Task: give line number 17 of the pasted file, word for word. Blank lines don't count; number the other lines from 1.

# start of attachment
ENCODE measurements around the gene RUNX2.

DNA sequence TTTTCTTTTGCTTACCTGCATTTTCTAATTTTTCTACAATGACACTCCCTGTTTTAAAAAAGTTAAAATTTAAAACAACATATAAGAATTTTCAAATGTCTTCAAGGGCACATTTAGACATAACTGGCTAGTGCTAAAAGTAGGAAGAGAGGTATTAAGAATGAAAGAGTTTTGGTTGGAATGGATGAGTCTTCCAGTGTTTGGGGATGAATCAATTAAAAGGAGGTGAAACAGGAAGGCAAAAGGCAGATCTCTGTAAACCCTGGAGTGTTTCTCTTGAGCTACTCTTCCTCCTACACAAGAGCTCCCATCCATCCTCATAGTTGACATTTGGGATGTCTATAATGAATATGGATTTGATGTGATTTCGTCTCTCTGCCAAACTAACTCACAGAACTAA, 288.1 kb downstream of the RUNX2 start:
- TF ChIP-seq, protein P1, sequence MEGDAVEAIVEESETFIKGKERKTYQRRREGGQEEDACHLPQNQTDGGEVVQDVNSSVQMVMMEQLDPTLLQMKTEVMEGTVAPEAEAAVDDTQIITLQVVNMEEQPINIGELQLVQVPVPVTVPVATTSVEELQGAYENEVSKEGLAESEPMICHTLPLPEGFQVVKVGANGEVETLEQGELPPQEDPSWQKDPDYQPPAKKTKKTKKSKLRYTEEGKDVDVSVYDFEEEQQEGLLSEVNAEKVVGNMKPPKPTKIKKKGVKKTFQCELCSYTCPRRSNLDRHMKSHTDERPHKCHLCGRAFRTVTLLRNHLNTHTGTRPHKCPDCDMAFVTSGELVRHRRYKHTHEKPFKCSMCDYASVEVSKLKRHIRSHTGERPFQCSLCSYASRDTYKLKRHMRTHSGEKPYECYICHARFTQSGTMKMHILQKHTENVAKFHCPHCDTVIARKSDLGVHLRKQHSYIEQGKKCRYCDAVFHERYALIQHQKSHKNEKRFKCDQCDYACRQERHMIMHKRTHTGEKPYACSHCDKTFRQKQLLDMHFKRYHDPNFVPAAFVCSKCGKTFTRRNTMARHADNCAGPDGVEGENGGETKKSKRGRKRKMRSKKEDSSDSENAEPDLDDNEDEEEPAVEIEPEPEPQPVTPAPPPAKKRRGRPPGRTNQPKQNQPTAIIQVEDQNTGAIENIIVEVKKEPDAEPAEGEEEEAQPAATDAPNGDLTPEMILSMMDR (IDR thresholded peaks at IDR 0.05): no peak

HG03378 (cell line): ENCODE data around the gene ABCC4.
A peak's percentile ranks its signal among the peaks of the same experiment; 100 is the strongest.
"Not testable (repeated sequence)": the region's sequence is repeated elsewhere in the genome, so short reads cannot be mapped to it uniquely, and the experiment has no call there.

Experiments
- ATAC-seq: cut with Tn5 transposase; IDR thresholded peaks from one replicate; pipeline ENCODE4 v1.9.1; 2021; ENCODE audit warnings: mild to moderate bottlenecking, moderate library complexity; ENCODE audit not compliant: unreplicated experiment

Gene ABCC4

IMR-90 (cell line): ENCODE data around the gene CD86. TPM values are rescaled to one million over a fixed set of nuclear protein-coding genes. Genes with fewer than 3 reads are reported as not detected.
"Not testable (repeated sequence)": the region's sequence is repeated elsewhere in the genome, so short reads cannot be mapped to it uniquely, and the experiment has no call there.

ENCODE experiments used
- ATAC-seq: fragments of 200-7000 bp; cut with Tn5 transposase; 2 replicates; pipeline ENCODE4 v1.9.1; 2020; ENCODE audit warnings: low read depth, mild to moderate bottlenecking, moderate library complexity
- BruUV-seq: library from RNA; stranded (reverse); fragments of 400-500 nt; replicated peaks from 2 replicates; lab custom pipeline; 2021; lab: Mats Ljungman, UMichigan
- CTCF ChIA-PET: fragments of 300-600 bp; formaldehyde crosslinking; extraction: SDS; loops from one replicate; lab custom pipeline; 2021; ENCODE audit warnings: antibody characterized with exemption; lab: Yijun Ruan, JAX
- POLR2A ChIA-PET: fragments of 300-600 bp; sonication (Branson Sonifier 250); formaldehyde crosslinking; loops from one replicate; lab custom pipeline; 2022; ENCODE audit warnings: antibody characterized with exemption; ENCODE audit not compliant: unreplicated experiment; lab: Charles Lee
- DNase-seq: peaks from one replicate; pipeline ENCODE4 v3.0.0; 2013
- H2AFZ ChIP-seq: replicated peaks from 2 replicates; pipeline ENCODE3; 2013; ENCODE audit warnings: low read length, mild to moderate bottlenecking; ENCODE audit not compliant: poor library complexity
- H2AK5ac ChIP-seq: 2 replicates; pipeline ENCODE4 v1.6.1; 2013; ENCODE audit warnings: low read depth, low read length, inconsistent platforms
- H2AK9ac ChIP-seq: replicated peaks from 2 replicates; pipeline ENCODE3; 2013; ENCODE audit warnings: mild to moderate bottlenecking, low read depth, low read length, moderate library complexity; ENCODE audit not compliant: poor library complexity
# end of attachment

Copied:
- DNase-seq: peaks from one replicate; pipeline ENCODE4 v3.0.0; 2013